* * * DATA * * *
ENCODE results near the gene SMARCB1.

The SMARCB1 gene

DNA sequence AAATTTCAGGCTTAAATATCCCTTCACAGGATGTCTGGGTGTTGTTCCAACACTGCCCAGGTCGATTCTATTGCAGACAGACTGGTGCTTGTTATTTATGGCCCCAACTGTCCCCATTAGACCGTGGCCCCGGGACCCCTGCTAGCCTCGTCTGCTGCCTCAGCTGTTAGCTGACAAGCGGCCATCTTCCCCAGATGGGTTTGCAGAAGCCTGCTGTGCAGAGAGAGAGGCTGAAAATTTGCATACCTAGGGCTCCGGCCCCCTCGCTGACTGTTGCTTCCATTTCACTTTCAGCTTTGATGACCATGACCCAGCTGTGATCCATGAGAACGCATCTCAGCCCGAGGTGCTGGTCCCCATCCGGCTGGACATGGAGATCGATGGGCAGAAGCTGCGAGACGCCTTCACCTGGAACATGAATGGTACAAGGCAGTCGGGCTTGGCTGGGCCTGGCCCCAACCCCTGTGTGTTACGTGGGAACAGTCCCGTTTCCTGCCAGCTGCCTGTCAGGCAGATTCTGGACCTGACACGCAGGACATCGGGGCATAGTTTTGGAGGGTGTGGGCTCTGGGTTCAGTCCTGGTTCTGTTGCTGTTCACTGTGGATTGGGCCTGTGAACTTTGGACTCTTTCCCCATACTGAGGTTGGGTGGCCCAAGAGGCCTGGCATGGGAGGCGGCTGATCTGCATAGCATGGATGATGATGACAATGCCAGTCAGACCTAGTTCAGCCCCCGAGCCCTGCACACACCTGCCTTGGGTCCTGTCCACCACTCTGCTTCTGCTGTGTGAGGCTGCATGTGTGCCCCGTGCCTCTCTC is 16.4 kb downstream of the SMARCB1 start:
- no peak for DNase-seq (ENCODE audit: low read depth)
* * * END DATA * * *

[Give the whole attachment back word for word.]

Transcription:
ENCODE results near the gene SMARCB1.

The SMARCB1 gene

DNA sequence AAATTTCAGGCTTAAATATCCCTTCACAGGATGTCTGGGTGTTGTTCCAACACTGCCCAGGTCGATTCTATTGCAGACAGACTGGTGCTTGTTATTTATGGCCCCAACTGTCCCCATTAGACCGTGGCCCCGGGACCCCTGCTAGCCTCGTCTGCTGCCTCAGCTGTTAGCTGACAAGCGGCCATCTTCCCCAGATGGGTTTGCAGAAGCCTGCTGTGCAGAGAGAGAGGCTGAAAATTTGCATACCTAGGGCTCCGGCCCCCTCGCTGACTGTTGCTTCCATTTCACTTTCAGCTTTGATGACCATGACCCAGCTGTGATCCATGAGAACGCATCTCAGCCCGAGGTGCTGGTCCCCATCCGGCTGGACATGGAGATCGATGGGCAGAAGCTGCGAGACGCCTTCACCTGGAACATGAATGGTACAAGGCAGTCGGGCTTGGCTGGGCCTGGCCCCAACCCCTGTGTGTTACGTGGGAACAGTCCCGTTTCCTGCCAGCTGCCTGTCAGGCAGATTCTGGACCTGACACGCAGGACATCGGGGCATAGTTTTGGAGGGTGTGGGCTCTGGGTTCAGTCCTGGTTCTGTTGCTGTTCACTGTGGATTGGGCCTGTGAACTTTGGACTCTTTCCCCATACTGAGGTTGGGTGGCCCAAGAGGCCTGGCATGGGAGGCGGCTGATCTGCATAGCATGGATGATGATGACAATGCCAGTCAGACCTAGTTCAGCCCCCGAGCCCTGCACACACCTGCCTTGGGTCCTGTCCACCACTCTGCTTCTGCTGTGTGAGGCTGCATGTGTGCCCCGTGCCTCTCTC is 16.4 kb downstream of the SMARCB1 start:
- no peak for DNase-seq (ENCODE audit: low read depth)